HOWARD MEGDAL: Truthfully, I don’t think we learned much here, other than about Tim Pawlenty.
Mitt Romney looks the best when no one attacks him- that we already knew. His weakness is a vulnerability to attack. Will Michele Bachmann always stay positive, and refuse to go after Romney? Will some of the other candidates, looking for traction, do the same? Unlikely. How he responds, and looks on the other side, is still to be determined.
Bachmann, meanwhile, enjoyed the fruit of low expectations. After her SOTU-response debacle, her debate performance- little more than anti-Obama talking points and bio- came across as impressive by default. It is precisely this expectation level that will help Sarah Palin as well, naturally, should she enter the race.
But Pawlenty… I mean, he lost whatever chance he had at the nomination last night. He laid down his marker with that Obamneycare comment. It is Romney’s biggest vulnerability. Pawlenty has no space in this race without eating into Romney’s support. And he utterly, completely whiffed.
It didn’t even sound like a strategic decision, and if Pawlenty’s people know anything about the media, they’d have known he would be asked. He sounded unprepared for a question he could have used to make himself the story coming out of this debate. Instead, it was the death of his campaign.
Mitt Romney, who is no fool, had a look on his face that read: “I may not win this thing, but I know that guy sure isn’t.”
CHRIS PUMMER: There’s no doubt Pawlenty was the biggest loser on the stage Monday night. People will tolerate a lot of things from a politician in the name of ideology, but demonstrated cowardice isn’t one of them.
This was doubly damaging for Pawlenty because he is a candidate who has no feverish support. He is counting on voters gravitating towards him as other candidates become unpalatable or show just how they are unelectable. That means others must falter for his campaign’s feet to find purchase. Pawlenty doesn’t have to make the ground shake, but if he won’t differentiate himself, he’s got to at least be willing to exploit those other candidates’ faults.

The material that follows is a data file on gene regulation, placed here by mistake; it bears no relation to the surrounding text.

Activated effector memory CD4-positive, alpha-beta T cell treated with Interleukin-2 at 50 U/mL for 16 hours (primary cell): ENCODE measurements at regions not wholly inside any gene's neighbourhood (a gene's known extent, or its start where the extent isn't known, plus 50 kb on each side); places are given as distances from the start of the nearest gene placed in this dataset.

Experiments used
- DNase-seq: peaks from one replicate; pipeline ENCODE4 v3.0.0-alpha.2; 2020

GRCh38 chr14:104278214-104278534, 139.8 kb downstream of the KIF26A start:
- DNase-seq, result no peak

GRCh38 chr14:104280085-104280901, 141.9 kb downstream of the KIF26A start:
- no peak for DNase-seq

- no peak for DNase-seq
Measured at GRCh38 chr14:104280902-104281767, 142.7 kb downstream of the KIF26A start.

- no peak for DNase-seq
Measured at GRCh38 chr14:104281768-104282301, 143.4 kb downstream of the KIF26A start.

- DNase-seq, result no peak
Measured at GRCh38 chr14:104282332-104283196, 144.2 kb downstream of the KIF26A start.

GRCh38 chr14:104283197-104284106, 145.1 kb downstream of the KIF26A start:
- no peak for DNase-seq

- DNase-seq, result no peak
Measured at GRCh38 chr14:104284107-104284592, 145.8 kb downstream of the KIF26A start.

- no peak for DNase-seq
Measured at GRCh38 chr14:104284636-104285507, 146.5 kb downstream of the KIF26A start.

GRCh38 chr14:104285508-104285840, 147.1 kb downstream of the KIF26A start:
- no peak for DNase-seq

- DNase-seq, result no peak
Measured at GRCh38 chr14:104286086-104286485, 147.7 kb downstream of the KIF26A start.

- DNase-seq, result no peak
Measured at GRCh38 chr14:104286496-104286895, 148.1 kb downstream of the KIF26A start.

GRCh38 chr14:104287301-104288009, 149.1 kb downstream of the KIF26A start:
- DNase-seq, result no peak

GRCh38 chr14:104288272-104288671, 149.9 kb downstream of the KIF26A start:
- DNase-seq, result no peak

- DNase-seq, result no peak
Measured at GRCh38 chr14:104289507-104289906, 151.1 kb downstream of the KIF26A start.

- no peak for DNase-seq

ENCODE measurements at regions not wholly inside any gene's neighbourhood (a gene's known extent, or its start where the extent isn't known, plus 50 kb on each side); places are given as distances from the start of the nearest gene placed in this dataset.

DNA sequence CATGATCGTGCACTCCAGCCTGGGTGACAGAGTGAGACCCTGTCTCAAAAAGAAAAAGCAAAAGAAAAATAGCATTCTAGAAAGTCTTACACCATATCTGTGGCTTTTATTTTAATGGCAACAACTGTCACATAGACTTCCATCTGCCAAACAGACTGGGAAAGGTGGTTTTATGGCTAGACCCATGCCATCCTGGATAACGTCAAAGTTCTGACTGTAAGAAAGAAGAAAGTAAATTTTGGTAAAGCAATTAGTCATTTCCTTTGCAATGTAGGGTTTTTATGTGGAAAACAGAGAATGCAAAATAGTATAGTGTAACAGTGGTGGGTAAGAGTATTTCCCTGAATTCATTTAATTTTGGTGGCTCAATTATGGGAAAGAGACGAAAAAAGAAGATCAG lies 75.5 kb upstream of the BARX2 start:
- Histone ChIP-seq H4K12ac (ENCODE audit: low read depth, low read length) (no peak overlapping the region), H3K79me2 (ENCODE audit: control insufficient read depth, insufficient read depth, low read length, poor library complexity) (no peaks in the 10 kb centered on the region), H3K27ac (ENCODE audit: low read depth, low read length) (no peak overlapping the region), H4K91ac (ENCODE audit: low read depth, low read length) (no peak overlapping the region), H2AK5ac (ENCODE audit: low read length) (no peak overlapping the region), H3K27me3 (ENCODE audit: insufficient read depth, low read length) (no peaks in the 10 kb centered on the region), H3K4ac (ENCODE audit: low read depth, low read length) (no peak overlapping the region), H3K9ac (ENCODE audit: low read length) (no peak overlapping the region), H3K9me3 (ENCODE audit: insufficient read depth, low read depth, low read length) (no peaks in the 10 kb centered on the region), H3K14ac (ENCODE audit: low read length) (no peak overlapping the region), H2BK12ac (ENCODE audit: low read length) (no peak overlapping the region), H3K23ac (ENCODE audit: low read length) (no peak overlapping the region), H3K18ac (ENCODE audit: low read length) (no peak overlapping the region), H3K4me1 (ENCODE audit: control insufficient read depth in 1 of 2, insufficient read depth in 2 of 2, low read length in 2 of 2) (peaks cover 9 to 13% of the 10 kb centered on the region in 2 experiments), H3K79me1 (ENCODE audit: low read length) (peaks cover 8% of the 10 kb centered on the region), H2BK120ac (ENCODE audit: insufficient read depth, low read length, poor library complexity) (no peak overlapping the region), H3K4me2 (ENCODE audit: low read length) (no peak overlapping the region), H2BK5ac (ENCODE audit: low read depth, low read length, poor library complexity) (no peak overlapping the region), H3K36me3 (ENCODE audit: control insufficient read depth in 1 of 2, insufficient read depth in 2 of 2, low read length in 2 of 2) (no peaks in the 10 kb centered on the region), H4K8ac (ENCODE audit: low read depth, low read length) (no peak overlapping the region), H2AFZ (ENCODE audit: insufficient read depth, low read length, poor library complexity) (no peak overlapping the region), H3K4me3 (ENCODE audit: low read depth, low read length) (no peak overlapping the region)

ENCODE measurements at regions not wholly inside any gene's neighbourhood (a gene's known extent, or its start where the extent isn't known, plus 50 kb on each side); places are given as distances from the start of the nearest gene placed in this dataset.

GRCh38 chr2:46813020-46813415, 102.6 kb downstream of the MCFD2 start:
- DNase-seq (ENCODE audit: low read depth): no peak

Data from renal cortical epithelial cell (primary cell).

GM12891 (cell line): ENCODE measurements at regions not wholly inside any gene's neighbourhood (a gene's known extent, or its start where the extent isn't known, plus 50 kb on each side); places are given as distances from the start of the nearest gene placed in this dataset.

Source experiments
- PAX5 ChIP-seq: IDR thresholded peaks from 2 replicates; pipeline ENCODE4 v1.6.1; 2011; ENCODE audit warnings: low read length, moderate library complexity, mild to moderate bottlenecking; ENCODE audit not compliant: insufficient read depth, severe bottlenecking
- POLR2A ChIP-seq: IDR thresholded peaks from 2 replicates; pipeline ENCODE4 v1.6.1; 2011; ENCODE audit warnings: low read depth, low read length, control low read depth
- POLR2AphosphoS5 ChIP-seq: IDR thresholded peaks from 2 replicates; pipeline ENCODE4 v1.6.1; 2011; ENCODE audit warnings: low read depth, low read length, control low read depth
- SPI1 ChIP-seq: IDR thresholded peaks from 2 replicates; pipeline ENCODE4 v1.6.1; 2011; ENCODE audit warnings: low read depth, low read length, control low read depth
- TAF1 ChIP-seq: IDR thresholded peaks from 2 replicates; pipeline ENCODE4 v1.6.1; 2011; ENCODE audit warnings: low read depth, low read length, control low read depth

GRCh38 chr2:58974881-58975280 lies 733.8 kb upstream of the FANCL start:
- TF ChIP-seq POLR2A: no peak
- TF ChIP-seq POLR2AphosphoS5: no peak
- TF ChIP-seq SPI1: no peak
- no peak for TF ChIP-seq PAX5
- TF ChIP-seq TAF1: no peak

The moment when he couldn’t look Romney in the eye and let his health care plan have it might not be one that resonates with a broad swath of GOP voters, but it certainly is one that will with the media, as well as the political insiders who are tuned in to this otherwise meaningless pony show and exert their own brand of influence on both voters and the press.
Once a narrative takes hold, it’s hard to change it. Romney is still struggling to fight flip-flopper labels slapped on him after changing positions on an array of issues before his 2008 presidential run. His health care reform problems are probably secondary to making conservative voters comfortable that he really is who he says he is today, not just parroting what GOP primary goers want to hear.
Now comes Pawlenty, who has assumed the tactic of running as an even bigger empty suit than Romney: aiming to be non-specific, just your generic conservative Republican.
That generic Republican still needs a spine.
Nobody seems to be knocked off their feet by Romney, who I think had the strongest showing. Not only did the frontrunner avoid being damaged, but in doing so burnished his growing reputation as the most reliable, most electable candidate in this field. Where he might have suffered in 2008 from being too generic, he can now thank Pawlenty for making his brand of vanilla seem so much more exotic.